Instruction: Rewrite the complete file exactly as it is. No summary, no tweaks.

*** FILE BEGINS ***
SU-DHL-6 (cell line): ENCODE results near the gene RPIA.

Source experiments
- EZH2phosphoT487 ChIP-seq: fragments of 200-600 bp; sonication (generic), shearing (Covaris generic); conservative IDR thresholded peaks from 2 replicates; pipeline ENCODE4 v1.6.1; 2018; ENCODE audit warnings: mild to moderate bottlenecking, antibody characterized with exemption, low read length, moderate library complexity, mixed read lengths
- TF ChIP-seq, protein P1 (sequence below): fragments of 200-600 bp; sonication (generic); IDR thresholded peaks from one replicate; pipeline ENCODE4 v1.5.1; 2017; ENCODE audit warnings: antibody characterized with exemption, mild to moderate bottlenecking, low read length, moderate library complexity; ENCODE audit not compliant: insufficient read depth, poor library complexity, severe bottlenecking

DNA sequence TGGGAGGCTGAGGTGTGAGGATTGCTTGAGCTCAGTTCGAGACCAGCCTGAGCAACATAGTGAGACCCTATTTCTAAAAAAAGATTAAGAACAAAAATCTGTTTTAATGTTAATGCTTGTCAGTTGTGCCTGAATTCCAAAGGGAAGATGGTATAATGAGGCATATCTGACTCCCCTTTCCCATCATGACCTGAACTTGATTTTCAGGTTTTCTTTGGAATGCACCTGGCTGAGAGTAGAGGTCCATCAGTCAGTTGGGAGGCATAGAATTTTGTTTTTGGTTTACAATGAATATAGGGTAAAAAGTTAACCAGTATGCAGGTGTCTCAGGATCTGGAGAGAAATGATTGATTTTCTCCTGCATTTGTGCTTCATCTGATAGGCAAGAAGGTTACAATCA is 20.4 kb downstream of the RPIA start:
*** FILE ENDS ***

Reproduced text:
SU-DHL-6 (cell line): ENCODE results near the gene RPIA.

Source experiments
- EZH2phosphoT487 ChIP-seq: fragments of 200-600 bp; sonication (generic), shearing (Covaris generic); conservative IDR thresholded peaks from 2 replicates; pipeline ENCODE4 v1.6.1; 2018; ENCODE audit warnings: mild to moderate bottlenecking, antibody characterized with exemption, low read length, moderate library complexity, mixed read lengths
- TF ChIP-seq, protein P1 (sequence below): fragments of 200-600 bp; sonication (generic); IDR thresholded peaks from one replicate; pipeline ENCODE4 v1.5.1; 2017; ENCODE audit warnings: antibody characterized with exemption, mild to moderate bottlenecking, low read length, moderate library complexity; ENCODE audit not compliant: insufficient read depth, poor library complexity, severe bottlenecking

DNA sequence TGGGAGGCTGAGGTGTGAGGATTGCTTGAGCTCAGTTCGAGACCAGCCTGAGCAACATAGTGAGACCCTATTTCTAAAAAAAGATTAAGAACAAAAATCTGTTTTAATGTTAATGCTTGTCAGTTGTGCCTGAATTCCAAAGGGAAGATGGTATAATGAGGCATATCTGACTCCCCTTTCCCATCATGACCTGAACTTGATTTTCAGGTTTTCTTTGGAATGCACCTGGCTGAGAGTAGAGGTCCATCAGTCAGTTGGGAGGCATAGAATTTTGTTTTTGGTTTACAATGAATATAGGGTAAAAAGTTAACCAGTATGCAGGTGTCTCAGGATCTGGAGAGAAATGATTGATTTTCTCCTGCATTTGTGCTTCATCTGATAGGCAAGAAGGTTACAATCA is 20.4 kb downstream of the RPIA start: